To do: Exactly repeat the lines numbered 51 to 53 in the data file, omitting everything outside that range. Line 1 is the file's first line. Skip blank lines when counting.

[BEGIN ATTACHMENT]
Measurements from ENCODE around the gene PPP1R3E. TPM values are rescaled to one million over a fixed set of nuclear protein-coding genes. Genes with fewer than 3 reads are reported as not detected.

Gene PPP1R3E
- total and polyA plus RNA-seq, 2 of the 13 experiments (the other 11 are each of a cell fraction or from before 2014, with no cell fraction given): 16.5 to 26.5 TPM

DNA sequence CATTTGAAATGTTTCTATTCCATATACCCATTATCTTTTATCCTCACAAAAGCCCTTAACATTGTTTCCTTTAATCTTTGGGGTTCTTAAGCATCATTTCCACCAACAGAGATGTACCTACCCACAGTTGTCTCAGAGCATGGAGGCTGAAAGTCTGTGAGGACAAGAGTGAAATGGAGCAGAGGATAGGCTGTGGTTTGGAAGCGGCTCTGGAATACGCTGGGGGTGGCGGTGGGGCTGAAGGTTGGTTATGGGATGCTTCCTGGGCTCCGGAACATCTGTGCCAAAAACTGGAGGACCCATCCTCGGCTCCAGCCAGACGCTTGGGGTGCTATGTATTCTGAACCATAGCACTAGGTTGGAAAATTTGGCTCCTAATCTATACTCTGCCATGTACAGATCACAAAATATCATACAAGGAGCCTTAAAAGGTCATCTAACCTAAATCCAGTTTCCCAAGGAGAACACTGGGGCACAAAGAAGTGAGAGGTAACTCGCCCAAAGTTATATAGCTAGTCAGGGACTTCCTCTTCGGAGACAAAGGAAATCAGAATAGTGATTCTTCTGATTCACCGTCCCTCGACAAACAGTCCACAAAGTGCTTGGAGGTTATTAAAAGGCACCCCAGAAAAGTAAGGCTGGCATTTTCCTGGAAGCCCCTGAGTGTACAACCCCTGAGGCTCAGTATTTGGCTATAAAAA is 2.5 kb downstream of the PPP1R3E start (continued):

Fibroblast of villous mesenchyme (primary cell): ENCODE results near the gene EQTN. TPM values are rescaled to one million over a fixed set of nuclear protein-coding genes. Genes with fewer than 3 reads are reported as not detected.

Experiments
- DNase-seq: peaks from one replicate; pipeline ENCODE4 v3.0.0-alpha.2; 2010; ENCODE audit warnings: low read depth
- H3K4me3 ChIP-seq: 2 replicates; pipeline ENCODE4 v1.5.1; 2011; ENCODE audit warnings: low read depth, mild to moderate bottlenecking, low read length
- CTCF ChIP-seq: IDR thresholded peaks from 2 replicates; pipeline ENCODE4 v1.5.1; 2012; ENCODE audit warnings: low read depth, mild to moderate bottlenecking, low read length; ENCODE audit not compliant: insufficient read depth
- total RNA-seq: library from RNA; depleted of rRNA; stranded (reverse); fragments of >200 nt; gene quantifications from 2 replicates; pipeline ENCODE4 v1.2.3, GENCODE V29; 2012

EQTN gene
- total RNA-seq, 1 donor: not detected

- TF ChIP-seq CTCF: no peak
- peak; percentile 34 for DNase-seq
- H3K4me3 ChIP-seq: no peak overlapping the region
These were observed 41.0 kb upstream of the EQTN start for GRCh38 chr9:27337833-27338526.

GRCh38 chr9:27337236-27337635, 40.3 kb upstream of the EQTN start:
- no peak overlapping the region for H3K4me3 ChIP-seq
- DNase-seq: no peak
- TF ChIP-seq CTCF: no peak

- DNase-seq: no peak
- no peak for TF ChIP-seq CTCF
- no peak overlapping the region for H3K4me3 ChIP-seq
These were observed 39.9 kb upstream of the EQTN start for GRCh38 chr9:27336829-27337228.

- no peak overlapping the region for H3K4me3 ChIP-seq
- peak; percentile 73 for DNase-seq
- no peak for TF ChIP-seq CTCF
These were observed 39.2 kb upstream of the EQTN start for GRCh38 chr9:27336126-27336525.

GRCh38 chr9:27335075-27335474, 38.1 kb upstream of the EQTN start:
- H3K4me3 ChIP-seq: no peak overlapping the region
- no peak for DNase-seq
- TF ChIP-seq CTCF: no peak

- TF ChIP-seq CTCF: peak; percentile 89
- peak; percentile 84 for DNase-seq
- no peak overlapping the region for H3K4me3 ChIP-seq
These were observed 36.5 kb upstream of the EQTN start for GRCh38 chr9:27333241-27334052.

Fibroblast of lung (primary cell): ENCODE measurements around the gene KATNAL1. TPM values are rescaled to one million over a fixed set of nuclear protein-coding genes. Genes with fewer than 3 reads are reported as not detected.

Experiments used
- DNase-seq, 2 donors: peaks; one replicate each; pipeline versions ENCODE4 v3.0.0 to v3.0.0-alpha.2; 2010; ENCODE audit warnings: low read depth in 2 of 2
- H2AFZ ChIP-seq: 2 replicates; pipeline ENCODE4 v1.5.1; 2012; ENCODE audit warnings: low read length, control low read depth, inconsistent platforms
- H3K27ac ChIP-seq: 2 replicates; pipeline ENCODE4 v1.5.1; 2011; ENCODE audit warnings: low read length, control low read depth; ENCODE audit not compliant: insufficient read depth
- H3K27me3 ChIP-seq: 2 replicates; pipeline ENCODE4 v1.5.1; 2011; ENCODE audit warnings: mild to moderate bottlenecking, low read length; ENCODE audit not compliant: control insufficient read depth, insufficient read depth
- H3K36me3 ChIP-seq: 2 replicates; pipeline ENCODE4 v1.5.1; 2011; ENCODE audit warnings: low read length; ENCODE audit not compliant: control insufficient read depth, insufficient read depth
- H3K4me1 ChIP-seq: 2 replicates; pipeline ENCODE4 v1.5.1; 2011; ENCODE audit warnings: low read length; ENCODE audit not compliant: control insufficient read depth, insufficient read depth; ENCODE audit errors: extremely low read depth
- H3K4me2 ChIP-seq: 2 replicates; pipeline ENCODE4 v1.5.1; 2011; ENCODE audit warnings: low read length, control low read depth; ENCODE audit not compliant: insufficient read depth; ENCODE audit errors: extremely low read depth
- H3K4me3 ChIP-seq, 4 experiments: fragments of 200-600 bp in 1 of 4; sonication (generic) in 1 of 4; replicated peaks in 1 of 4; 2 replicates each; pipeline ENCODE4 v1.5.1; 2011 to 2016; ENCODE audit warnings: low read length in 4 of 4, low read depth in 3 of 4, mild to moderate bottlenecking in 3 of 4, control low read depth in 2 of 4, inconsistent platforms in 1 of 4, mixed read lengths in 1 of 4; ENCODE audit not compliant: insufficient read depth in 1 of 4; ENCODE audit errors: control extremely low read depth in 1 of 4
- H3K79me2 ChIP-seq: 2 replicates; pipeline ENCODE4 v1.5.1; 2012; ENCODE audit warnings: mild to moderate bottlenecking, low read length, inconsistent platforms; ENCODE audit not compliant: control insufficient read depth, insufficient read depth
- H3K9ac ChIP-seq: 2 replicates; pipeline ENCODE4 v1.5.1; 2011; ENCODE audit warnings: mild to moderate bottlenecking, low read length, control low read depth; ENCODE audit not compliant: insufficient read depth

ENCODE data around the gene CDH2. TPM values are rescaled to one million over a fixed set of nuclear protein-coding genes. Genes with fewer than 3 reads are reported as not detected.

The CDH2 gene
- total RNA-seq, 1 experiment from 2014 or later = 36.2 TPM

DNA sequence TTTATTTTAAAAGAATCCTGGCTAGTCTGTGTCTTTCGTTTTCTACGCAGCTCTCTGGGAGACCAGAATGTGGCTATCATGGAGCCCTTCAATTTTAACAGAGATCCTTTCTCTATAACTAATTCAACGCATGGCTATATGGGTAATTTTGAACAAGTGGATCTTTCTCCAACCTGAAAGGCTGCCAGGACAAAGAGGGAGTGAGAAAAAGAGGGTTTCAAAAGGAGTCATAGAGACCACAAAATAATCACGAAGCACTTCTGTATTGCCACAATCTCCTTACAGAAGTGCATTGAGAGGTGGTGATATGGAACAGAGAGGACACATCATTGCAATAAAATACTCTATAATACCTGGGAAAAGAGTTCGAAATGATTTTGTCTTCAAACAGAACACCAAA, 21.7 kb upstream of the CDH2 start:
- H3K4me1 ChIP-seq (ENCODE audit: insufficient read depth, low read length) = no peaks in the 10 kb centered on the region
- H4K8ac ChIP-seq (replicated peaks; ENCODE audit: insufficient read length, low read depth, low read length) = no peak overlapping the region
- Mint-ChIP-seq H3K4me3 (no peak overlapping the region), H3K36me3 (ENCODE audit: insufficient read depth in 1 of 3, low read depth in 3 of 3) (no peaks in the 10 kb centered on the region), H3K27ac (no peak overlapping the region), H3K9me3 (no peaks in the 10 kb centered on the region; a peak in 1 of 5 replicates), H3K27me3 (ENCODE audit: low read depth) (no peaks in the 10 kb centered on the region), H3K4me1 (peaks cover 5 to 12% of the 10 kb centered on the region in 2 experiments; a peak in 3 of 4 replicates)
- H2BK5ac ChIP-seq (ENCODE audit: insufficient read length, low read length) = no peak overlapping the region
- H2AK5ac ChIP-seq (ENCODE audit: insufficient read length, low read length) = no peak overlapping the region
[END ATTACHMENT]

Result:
- total RNA-seq, 1 experiment from 2014 or later = 36.2 TPM

DNA sequence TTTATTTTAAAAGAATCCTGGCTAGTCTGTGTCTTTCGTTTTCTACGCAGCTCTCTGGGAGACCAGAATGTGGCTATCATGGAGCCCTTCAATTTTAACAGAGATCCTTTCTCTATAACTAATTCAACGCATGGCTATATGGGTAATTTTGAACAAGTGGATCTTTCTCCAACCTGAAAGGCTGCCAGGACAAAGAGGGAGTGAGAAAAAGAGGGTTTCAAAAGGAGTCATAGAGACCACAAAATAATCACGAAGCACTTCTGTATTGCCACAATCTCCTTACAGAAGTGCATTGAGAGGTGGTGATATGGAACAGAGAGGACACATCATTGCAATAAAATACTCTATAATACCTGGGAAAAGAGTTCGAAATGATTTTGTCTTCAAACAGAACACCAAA, 21.7 kb upstream of the CDH2 start:
- H3K4me1 ChIP-seq (ENCODE audit: insufficient read depth, low read length) = no peaks in the 10 kb centered on the region